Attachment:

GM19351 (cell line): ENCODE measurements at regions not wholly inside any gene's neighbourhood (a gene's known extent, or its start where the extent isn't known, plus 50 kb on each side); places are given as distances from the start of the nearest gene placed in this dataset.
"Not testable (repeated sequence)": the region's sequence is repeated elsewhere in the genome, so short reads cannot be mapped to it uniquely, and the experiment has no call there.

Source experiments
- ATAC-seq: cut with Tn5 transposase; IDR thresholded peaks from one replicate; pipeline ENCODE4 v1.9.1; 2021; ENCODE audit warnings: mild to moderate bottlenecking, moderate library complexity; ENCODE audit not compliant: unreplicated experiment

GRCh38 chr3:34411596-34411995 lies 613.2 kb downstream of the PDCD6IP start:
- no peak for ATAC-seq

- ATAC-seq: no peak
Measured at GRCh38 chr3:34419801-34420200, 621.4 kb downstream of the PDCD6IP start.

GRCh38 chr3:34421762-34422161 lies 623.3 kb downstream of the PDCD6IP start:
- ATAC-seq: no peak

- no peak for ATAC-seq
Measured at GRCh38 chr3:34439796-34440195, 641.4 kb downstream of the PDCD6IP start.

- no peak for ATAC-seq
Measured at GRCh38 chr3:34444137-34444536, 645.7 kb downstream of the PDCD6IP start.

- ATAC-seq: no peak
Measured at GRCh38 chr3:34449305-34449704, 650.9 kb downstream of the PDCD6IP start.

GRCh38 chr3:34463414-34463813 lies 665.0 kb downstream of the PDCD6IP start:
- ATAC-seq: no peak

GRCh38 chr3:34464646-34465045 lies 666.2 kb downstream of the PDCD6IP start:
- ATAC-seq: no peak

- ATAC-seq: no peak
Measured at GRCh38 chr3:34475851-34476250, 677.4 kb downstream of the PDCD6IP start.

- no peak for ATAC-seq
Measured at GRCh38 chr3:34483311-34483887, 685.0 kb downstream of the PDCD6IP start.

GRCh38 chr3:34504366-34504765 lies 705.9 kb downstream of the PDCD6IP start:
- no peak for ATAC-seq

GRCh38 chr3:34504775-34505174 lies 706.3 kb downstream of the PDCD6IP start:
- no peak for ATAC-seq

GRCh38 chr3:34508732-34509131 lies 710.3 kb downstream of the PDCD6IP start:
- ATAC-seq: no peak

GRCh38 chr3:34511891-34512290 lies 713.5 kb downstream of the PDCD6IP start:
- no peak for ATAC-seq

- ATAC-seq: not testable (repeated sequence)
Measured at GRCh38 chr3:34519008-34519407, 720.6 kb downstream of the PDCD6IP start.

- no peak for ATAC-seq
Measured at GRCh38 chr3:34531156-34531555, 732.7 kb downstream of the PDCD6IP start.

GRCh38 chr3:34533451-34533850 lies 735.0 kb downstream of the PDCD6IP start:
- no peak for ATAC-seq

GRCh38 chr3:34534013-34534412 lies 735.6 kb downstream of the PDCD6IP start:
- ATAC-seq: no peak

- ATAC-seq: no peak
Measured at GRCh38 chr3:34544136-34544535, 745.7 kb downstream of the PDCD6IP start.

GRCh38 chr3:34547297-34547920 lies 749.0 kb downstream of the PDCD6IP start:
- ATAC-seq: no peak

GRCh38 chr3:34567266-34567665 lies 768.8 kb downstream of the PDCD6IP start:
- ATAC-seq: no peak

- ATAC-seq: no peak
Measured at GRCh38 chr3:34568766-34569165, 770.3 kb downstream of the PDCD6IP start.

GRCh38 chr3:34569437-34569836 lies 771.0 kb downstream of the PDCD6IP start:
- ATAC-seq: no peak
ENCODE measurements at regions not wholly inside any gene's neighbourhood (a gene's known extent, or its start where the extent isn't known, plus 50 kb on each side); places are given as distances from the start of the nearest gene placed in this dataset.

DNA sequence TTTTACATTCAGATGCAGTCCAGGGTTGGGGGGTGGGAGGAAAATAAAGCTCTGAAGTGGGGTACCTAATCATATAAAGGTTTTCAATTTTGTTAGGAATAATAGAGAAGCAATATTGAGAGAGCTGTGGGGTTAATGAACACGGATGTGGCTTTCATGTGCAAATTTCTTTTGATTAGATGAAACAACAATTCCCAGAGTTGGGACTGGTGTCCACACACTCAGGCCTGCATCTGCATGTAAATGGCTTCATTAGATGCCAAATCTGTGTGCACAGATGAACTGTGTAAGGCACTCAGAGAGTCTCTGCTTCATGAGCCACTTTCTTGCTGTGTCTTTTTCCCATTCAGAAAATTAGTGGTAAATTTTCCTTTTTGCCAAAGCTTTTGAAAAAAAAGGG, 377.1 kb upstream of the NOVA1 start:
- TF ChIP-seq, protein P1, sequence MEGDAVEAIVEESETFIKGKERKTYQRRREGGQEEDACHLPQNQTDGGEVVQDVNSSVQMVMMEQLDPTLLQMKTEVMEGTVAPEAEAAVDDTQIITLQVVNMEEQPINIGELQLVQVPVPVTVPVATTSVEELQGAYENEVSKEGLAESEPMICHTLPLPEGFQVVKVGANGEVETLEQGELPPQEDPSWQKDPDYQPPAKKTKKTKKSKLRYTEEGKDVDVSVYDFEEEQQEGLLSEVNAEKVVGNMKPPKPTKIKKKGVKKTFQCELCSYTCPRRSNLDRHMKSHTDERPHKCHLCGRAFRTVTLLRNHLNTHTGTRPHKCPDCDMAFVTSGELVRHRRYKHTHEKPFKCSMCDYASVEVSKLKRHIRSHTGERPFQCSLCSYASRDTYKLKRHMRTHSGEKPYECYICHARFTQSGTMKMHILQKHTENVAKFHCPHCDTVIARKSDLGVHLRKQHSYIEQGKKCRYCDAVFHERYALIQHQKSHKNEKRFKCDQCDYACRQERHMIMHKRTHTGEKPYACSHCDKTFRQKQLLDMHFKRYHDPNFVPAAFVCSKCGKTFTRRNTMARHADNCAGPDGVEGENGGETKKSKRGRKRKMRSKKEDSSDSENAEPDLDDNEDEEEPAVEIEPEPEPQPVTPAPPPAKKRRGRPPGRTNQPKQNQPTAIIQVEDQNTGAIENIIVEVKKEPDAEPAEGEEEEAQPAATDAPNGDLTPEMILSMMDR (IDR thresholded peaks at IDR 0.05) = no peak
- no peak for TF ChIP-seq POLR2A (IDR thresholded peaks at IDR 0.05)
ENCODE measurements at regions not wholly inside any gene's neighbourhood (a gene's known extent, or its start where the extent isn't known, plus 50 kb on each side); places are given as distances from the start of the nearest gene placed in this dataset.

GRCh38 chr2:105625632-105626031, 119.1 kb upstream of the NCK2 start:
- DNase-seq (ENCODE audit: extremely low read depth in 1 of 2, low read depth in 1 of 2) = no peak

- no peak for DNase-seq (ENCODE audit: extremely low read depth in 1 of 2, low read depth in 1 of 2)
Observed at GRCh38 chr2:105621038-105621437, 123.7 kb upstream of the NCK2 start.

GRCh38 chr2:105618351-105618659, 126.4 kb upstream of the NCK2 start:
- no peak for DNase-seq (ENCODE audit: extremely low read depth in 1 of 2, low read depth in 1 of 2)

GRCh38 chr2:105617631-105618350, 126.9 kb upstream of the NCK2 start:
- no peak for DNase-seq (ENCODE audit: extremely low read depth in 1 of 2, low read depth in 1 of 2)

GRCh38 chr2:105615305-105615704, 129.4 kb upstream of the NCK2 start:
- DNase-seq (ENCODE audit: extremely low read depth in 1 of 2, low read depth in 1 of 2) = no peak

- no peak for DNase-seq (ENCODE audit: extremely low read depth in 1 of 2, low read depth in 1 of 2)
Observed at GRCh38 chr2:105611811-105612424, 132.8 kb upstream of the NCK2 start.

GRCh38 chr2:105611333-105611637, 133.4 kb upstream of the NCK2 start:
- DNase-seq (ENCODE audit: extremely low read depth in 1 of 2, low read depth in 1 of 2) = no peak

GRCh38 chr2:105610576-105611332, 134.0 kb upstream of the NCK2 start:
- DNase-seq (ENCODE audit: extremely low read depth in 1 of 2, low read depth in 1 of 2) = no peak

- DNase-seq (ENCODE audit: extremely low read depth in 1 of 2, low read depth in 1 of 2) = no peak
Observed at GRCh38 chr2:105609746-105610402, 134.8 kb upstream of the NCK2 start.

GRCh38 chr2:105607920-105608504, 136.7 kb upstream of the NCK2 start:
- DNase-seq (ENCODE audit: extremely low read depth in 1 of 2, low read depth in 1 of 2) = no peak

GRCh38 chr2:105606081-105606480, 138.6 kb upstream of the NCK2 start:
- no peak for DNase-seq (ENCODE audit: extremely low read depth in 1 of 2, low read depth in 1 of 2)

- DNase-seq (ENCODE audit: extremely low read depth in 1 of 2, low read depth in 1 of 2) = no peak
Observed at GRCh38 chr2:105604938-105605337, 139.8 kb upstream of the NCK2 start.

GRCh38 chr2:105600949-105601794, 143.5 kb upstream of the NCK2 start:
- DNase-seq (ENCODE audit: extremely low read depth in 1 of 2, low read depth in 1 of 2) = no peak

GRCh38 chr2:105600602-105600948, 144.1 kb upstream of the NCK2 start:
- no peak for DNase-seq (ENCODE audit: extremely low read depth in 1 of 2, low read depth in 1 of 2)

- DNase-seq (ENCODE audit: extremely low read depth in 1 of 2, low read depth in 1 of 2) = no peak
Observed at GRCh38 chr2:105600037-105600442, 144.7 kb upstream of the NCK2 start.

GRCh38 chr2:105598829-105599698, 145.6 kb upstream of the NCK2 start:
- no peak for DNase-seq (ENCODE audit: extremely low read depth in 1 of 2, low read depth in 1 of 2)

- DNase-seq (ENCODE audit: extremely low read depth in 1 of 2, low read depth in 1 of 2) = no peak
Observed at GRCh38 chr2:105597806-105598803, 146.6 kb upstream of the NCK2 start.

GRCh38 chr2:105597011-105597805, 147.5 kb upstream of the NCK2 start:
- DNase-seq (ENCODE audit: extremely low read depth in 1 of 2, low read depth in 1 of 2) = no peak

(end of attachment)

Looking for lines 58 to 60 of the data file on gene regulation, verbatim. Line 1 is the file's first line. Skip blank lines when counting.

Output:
- no peak for DNase-seq (ENCODE audit: extremely low read depth in 1 of 2, low read depth in 1 of 2)
Observed at GRCh38 chr2:105621038-105621437, 123.7 kb upstream of the NCK2 start.

GRCh38 chr2:105618351-105618659, 126.4 kb upstream of the NCK2 start: